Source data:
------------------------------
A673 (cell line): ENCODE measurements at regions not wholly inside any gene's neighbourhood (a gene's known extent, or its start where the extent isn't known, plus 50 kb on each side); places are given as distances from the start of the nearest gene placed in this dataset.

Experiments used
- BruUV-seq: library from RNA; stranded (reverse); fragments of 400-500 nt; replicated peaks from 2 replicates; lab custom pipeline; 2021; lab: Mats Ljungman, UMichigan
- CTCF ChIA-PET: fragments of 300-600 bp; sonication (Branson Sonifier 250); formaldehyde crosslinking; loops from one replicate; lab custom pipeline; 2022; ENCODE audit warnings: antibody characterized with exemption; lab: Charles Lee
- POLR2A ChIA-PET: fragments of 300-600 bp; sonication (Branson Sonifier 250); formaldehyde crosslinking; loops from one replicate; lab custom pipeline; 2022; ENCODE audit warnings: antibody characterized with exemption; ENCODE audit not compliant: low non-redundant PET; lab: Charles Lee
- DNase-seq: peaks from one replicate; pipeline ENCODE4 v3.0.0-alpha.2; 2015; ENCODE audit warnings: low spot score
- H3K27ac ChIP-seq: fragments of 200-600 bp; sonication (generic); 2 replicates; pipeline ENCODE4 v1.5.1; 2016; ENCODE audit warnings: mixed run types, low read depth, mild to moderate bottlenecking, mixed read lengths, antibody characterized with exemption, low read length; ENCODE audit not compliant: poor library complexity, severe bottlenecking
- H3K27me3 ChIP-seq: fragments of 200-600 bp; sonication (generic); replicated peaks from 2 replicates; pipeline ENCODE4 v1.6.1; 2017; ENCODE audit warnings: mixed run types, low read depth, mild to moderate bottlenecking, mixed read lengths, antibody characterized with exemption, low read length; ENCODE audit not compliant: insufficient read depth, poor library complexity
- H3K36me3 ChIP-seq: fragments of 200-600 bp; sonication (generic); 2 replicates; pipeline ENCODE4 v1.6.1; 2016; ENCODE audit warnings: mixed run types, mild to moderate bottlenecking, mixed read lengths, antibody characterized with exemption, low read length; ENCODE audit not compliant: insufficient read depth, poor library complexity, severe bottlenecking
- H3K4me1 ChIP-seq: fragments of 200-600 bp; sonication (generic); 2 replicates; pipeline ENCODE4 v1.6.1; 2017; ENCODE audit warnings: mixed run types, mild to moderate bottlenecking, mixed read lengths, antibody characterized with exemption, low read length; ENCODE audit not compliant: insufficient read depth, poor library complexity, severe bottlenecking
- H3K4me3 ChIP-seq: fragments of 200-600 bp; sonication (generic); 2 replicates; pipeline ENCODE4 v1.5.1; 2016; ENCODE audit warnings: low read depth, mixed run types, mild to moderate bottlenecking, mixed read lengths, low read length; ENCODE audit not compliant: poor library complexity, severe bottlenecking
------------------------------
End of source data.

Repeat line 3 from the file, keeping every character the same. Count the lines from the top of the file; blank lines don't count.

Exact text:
- BruUV-seq: library from RNA; stranded (reverse); fragments of 400-500 nt; replicated peaks from 2 replicates; lab custom pipeline; 2021; lab: Mats Ljungman, UMichigan